On their website and social media platforms are ways to get involved and extensive lists of organizations to donate to. When you engage with the brand on their platforms, you learn something, from the production process, to the recyclability of materials, to the environmental issues around outdoor recreation, to national policies conversations. Their brand’s content is geared to learn. 

Instagram: patagonia

Another brand using and sharing its platform to educate is Lesse Skincare. Their Instagram page is full of content about social justice work, ways to get involved politically, and the sustainability of their products. 



Share information on issues that align with your values. Your audience will have a chance to learn from you and grow with you. Moreover, sharing content about issues will cultivate brand trust because you are sharing parts of your values as a core part of your content. 

You aren’t selling anything, certainly not your product, you are raising awareness for something that matters to you. You’re inviting people who are like-minded to come sit by the fire. At some point might you do business together? Sure. But that’s not the point. For ethical marketers, values alignment comes first. 

You can raise money

Money is one of the most effective ways to implement change. Money allows for policy to be written, goods to be distributed, aid to reach the hands of people who need it, research to be conducted, and a continuation of work for a cause. 

One idea is to collaborate with an organization, and raise money for their work. In February of 2021, for every subscription to Dan Pfeffier’s Message Box, the first month’s cost of the subscription will be donated to the organization Run for Something. 

Another idea is to commit a certain percentage of your sales, monthly or annually, to donations to a cause you are invested in. During Pride Month in June 2020, Boy Smells created a whole line of candles for the month, and pledged 15% of proceeds from the PRIDE Collection from June-July, with a minimum donation of $26,500. The amount you pledge of sales should be what is feasible for your business.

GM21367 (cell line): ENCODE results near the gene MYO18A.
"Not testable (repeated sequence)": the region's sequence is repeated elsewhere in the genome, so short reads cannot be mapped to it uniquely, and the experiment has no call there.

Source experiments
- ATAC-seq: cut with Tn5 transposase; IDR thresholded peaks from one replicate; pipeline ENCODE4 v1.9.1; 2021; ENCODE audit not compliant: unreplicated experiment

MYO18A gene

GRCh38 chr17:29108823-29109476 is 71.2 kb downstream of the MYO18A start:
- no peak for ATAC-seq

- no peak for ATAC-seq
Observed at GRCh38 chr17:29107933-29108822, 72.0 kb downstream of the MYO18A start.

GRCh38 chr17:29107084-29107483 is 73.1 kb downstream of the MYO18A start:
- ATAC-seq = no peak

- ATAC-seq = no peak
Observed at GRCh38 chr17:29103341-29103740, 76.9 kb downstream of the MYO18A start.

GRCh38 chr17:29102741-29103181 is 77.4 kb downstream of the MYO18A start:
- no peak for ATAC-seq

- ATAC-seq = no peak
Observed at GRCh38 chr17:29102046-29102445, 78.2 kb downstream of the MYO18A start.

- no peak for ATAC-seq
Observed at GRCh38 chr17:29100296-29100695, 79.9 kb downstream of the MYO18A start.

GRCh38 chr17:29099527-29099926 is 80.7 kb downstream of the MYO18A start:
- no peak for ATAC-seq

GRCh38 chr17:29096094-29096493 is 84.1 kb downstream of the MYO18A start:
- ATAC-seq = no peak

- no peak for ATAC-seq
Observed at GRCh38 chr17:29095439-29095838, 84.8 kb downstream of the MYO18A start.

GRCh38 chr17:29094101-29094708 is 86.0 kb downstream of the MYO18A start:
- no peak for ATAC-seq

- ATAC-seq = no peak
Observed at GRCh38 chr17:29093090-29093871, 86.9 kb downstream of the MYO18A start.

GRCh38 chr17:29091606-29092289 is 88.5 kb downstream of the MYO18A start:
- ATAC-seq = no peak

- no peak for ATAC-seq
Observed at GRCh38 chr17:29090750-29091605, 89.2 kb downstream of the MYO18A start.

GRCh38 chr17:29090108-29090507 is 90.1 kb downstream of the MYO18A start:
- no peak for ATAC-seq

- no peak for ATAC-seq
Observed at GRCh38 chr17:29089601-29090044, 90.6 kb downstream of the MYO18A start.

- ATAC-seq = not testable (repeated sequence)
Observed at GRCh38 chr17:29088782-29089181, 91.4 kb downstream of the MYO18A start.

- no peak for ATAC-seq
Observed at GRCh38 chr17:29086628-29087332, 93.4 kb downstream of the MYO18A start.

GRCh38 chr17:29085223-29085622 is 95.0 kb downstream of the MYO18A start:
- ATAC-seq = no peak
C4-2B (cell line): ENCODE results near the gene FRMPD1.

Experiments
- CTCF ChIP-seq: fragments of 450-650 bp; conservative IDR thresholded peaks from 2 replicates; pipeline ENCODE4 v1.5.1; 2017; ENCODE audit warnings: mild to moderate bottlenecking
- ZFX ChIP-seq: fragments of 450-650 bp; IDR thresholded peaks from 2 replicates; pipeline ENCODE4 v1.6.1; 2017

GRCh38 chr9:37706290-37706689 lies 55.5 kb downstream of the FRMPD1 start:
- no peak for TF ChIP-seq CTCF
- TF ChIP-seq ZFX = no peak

So many of the causes we care about are having research done on them to better understand how to rectify them. You can raise money for research projects as well, or start your own. 

In their work, Every Level Leadership kept seeing that Black womxn were not supported in workplace cultures. To understand why, they started Black Womxn Thriving the research project to “understand how Black womxn find joy, success, and stability at work; and how companies and organizations can recognize their responsibility to create a work environment where Black womxn thrive.”

If you are going to raise money for a cause, let your customers know that their purchase supports a cause. Profile the cause and market the campaign, and once the period of time is over for the donations, make sure you let people know how much was raised for the cause. Share the story of what the donation went to, maybe you can get the organization involved in telling that story.

Customers want to be involved in making changes and want to align their buying habits with their values.

Put your work on display

There are two ways to display the work you are doing for causes. One is to show the progress through data, and the other is through storytelling– who have you helped, what have you done.